This isn't necessarily true for CPA candidates at the start of their careers. Firms overwhelmingly recruit first-time associates from their intern pools. It can sometimes be difficult for candidates to get their foot in the door without an internship.

Interns are primarily hired through on-campus recruiting. First-time accountants who are taking non-traditional routes often struggle to get face-to-face with recruiters without access to on-campus interviews. Recruiting events happen in the daytime and cater to a traditional student schedule.


Yes, you need to be able to talk to the recruiters. No, recruiting events definitely do not exclusively happen in the daytime. I can't count the nights when some friendly company paid for my dinner in order to get me to listen to their company pitch and why it's so great to work for them. At the time, I was going to be an accountant and was applying for accounting internships. There's a serious demand for accountants.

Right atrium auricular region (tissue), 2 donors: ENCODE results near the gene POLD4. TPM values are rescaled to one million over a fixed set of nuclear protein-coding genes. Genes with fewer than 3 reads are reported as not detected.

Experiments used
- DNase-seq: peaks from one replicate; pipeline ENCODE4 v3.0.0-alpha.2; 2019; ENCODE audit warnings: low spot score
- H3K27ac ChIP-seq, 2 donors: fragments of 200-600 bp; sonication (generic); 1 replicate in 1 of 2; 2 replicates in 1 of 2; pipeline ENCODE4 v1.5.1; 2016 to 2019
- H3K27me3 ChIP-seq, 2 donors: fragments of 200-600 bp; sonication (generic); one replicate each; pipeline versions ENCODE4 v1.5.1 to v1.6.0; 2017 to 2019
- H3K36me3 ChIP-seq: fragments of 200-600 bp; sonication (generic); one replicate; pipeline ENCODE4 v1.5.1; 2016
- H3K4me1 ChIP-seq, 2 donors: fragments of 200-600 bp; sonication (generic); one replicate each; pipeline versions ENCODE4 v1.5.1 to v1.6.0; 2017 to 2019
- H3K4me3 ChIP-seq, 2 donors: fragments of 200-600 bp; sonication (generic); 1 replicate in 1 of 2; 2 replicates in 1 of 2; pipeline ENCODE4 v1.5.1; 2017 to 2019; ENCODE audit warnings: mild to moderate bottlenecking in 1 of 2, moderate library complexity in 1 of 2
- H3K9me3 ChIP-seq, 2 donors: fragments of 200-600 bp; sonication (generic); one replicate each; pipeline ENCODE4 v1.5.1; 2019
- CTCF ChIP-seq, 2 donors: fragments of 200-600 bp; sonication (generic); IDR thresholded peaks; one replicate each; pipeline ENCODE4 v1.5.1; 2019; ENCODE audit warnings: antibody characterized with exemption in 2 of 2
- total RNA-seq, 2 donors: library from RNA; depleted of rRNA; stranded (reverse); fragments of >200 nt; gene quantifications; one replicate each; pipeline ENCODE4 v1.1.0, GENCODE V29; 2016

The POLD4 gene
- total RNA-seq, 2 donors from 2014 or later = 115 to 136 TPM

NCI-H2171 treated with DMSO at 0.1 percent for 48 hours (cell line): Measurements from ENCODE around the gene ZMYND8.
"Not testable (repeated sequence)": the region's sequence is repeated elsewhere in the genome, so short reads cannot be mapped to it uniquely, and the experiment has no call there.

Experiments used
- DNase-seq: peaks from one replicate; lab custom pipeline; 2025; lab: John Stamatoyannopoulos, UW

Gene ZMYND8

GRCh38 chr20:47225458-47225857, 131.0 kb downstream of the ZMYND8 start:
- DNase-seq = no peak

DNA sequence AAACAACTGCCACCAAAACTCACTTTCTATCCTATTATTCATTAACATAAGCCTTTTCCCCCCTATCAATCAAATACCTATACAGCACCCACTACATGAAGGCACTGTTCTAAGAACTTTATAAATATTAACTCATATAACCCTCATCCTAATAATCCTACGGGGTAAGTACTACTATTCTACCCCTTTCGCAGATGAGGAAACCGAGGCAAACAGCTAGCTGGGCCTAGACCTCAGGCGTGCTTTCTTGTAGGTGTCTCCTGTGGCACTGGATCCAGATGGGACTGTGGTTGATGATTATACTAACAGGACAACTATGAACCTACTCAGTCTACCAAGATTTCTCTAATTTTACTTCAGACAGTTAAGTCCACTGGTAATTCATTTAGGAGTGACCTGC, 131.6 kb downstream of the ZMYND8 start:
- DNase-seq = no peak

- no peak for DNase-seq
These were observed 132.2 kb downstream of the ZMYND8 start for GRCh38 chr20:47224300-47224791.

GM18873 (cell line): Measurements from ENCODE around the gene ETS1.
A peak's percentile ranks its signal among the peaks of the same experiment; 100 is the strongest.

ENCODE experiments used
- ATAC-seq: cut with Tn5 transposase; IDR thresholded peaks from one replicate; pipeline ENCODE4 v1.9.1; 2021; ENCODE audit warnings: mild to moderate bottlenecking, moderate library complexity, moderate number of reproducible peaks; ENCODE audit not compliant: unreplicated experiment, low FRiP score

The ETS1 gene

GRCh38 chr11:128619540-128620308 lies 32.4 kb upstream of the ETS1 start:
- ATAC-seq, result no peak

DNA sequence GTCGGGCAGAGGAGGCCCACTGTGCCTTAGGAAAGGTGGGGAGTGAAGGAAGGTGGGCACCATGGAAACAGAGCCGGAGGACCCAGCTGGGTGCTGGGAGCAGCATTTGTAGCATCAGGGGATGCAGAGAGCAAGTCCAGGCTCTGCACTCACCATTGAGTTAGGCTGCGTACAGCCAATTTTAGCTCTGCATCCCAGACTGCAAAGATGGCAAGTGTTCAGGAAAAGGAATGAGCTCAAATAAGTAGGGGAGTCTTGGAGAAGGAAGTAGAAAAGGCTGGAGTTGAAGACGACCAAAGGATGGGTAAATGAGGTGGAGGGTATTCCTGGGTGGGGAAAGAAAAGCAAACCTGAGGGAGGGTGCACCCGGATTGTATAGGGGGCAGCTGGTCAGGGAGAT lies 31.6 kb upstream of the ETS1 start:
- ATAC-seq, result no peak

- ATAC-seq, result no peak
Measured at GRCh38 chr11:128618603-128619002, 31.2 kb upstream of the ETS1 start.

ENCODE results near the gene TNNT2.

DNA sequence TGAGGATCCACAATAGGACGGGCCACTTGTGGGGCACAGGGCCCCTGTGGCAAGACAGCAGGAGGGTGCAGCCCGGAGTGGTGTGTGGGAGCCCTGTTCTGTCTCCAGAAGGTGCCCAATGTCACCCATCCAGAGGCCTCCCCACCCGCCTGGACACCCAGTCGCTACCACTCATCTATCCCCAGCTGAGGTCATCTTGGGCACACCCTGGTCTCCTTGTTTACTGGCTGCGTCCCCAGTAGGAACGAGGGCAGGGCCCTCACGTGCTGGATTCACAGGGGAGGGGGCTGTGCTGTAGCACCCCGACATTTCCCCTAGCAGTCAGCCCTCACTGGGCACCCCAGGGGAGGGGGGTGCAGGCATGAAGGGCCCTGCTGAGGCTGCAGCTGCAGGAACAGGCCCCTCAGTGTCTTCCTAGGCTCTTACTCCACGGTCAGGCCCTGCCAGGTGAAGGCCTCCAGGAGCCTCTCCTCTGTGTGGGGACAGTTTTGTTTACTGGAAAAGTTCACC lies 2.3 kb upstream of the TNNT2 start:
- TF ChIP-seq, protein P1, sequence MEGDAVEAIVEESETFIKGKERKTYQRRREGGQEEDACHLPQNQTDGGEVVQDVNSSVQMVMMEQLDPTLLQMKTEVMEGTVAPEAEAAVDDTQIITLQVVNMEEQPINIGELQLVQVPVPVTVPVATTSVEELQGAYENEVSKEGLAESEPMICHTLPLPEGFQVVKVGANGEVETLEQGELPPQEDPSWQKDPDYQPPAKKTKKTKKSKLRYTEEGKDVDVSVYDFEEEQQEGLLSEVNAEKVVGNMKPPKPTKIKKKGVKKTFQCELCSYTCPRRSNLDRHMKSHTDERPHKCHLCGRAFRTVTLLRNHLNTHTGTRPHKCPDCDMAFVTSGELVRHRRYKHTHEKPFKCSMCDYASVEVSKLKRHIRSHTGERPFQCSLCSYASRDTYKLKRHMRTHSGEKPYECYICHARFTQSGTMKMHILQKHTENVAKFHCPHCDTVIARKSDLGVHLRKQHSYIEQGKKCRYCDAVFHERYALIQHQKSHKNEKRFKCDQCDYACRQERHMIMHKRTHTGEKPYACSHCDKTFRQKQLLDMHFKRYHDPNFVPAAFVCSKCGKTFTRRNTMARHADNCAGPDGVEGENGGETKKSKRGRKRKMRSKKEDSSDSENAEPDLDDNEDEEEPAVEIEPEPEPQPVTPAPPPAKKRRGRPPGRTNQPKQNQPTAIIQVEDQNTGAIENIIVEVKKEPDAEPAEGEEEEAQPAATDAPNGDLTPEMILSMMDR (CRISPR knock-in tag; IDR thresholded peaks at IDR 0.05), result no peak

The concern I'd have would be that the company visits would conflict with your evening classes, not that you wouldn't get the opportunity at all to go to them.

Cpa Cat

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Yes, you need to be able to talk to the recruiters. No, recruiting events definitely do not exclusively happen in the daytime. I can't count the nights when some friendly company paid for my dinner in order to get me to listen to their company pitch and why it's so great to work for them. At the time, I was going to be an accountant and was applying for accounting internships. There's a serious demand for accountants.

Sorry. Yeah. I should have been more clear. No, they do not exclusively happen in the daytime. I meant to say that they happen on a daytime student's schedule. It would be pretty rare to end up at an evening event without first having made a daytime contact and received an invitation.

I mean... you generally don't just run into accounting recruiters while our for dinner, where they sit down, pay for your meal and talk to you about opportunities.